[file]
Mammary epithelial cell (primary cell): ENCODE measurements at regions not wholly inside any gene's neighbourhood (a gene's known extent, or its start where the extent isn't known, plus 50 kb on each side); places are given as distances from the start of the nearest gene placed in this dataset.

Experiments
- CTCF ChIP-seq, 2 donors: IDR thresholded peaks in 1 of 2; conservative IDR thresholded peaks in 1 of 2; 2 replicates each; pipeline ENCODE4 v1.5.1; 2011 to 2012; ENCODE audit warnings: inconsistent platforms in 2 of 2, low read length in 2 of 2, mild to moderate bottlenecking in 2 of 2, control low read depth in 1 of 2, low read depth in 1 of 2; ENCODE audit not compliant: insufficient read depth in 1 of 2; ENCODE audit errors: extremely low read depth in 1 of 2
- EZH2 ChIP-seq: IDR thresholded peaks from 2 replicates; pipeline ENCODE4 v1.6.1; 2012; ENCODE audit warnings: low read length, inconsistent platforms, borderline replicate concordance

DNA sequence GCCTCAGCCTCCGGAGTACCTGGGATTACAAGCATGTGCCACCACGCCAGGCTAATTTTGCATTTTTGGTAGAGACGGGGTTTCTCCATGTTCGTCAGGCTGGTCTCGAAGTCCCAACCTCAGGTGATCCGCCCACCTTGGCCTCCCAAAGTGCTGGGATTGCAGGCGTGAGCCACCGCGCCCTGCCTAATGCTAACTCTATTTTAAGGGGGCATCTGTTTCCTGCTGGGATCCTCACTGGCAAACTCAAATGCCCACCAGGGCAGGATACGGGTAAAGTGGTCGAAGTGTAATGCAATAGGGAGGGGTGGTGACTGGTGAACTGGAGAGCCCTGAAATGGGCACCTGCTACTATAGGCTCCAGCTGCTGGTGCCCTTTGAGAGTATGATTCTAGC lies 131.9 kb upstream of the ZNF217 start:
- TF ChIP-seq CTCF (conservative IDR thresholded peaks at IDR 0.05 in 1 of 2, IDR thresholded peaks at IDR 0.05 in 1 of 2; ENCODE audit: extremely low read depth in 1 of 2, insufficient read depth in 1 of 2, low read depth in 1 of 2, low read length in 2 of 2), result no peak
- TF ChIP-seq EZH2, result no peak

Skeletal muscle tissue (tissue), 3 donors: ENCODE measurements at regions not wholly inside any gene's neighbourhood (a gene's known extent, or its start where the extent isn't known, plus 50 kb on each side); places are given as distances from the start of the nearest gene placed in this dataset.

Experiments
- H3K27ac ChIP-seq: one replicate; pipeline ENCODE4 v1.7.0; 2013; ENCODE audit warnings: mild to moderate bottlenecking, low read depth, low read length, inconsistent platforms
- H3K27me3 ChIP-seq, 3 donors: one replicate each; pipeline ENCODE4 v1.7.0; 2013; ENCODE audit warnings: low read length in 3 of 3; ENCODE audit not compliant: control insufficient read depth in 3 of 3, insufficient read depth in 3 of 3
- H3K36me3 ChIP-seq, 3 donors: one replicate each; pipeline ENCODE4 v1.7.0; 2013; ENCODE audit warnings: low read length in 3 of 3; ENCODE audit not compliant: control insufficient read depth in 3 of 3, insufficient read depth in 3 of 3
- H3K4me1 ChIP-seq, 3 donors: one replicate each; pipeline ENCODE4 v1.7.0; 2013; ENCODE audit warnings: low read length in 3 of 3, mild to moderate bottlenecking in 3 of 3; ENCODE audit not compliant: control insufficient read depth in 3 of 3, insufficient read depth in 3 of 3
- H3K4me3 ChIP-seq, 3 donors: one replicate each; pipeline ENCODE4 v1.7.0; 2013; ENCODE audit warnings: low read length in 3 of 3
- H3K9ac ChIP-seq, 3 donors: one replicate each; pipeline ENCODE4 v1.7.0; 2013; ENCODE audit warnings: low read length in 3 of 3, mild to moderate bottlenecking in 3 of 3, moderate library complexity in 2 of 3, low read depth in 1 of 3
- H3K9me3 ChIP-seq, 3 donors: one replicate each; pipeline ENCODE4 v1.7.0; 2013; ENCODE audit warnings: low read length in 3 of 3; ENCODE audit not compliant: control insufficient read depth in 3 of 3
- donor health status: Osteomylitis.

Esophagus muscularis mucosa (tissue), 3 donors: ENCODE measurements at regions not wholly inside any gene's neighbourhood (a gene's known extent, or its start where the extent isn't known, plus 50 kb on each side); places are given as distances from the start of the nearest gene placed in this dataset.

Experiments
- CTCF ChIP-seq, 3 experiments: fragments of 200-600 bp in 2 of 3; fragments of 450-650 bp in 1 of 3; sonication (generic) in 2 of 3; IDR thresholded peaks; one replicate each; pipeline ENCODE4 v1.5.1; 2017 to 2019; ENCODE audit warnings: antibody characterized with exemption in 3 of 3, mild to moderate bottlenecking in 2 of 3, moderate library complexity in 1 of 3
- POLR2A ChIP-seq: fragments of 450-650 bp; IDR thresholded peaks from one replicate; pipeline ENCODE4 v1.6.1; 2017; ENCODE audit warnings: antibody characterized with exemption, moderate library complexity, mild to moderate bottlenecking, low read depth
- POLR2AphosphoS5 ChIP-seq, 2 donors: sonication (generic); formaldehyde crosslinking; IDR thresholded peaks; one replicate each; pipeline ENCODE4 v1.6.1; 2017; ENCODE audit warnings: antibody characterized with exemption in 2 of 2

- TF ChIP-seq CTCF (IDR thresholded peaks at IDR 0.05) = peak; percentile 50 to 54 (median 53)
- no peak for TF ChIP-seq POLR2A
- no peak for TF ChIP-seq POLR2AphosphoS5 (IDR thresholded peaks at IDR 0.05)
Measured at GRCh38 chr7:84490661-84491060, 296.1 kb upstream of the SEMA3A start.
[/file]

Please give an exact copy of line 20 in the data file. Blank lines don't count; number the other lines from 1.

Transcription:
- CTCF ChIP-seq, 3 experiments: fragments of 200-600 bp in 2 of 3; fragments of 450-650 bp in 1 of 3; sonication (generic) in 2 of 3; IDR thresholded peaks; one replicate each; pipeline ENCODE4 v1.5.1; 2017 to 2019; ENCODE audit warnings: antibody characterized with exemption in 3 of 3, mild to moderate bottlenecking in 2 of 3, moderate library complexity in 1 of 3